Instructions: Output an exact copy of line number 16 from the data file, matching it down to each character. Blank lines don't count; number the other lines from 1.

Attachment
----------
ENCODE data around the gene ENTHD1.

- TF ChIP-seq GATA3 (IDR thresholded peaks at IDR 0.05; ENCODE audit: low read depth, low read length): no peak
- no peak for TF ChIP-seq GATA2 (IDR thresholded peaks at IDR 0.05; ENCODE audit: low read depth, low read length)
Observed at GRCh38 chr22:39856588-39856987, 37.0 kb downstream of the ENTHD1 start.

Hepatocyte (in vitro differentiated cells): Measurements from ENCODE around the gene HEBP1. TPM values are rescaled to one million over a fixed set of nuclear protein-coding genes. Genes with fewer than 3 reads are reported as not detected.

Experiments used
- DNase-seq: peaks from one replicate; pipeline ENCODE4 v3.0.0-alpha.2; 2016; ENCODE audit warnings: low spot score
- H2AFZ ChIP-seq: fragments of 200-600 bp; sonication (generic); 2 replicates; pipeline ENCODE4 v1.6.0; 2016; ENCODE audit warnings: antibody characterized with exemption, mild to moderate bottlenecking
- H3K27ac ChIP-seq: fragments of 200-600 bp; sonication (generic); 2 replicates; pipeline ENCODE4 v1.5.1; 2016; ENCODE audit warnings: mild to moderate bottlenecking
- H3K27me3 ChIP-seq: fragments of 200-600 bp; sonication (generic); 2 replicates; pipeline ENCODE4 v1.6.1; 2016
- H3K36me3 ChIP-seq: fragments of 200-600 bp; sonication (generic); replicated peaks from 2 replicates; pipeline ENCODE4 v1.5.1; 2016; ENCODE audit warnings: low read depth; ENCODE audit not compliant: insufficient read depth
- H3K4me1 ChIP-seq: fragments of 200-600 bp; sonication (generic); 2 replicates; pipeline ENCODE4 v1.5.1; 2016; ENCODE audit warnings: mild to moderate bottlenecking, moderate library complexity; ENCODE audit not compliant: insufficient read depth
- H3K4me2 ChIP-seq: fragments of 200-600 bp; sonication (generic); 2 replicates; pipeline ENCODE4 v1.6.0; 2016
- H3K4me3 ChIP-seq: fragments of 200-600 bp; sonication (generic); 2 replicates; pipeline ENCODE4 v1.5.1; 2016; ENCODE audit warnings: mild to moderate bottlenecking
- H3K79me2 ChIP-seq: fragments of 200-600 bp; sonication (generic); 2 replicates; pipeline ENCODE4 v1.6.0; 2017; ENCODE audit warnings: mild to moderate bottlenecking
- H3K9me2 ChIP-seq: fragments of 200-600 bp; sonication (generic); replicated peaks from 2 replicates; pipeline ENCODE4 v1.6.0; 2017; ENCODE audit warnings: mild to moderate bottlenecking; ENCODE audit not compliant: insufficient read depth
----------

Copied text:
- H3K9me2 ChIP-seq: fragments of 200-600 bp; sonication (generic); replicated peaks from 2 replicates; pipeline ENCODE4 v1.6.0; 2017; ENCODE audit warnings: mild to moderate bottlenecking; ENCODE audit not compliant: insufficient read depth